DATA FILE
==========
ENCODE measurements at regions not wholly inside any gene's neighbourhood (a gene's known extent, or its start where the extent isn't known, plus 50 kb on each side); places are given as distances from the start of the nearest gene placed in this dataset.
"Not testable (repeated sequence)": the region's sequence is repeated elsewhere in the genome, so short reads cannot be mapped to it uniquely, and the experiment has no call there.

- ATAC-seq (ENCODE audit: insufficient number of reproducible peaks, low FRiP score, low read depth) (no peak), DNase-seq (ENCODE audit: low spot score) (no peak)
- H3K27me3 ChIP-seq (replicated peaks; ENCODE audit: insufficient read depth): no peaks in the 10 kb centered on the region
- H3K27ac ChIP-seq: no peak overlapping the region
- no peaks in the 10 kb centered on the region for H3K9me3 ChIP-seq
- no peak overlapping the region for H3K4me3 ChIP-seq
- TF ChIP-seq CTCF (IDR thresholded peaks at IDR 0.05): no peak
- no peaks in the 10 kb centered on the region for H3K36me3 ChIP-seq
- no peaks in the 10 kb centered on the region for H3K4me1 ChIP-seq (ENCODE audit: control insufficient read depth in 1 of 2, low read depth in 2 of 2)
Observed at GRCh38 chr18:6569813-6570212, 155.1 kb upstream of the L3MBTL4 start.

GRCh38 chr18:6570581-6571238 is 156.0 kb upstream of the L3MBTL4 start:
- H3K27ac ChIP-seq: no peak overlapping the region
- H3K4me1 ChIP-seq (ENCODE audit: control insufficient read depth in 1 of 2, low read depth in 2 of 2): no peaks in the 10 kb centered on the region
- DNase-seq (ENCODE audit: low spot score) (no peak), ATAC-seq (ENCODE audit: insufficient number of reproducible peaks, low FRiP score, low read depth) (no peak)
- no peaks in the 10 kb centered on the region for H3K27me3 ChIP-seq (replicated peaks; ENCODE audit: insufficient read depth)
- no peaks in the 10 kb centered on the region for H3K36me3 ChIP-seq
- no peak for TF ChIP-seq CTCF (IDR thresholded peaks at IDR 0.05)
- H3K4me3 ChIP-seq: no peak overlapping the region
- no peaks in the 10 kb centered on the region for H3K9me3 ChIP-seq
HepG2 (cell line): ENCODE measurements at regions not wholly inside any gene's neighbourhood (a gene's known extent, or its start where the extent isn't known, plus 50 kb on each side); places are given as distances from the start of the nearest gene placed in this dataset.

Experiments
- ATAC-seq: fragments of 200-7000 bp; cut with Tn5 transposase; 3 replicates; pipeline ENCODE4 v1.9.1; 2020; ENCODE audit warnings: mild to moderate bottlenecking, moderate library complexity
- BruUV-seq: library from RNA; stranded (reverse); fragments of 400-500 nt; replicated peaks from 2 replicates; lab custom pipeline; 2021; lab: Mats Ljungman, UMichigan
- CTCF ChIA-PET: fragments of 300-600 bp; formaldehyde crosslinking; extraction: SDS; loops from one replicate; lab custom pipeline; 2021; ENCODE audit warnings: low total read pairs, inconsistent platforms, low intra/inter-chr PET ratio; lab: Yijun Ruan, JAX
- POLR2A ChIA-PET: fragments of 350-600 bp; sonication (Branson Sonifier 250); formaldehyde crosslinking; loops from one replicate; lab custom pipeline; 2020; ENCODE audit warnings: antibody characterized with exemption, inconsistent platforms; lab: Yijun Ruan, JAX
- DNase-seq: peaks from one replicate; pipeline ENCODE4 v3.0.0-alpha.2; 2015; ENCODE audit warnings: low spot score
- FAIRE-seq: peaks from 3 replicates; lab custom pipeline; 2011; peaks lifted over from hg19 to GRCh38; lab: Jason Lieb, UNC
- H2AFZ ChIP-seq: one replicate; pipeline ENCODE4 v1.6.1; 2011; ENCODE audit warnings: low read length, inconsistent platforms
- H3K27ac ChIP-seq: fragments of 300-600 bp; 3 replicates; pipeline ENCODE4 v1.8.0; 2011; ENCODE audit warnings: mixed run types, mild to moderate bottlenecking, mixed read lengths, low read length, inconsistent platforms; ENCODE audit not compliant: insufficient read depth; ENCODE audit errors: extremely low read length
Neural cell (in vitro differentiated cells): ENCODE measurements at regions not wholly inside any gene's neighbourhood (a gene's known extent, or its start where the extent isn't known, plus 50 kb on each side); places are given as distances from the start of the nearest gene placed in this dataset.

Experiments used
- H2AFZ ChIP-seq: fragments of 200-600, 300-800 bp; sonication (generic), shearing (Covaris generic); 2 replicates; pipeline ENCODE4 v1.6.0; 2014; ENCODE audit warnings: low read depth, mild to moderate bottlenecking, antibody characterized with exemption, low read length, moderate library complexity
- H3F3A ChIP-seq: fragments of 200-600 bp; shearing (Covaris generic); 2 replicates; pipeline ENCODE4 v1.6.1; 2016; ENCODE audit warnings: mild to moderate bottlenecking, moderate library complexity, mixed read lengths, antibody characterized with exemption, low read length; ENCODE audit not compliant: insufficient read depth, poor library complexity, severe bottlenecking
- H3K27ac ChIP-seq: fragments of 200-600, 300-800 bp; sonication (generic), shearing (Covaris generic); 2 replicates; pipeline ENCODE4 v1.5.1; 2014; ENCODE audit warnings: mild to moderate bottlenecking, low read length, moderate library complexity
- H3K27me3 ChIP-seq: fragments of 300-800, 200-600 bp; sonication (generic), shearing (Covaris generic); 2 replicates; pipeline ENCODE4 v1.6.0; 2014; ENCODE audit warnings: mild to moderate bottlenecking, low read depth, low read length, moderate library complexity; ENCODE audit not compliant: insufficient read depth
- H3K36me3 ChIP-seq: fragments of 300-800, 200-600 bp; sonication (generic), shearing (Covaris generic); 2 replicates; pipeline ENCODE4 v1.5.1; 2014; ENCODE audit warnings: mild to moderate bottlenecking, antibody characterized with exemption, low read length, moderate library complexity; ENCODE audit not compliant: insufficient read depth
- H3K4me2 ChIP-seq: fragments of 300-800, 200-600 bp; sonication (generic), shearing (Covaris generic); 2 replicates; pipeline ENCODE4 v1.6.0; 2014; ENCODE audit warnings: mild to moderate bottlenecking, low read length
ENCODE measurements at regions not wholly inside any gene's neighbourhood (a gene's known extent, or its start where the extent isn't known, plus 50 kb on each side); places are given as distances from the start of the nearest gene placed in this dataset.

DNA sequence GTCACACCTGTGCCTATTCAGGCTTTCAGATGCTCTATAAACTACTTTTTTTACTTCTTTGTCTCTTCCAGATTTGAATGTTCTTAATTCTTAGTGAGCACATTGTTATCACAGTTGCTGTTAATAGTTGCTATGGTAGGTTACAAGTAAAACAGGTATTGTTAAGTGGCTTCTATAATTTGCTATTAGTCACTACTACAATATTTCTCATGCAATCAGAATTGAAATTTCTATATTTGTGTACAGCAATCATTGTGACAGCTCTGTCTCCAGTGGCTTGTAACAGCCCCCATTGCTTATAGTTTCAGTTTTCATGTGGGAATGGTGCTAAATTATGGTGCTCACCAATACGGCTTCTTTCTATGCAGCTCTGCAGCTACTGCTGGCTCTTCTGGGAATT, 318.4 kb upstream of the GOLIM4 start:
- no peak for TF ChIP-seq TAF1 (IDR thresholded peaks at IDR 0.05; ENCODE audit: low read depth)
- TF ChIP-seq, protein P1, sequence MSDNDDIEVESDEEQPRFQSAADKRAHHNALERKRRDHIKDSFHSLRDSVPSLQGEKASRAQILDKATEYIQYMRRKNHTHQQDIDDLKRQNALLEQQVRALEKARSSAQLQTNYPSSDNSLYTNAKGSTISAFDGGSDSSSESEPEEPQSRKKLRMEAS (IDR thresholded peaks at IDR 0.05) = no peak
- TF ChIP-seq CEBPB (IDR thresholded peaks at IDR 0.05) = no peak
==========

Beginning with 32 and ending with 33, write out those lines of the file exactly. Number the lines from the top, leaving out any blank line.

Experiments used
- H2AFZ ChIP-seq: fragments of 200-600, 300-800 bp; sonication (generic), shearing (Covaris generic); 2 replicates; pipeline ENCODE4 v1.6.0; 2014; ENCODE audit warnings: low read depth, mild to moderate bottlenecking, antibody characterized with exemption, low read length, moderate library complexity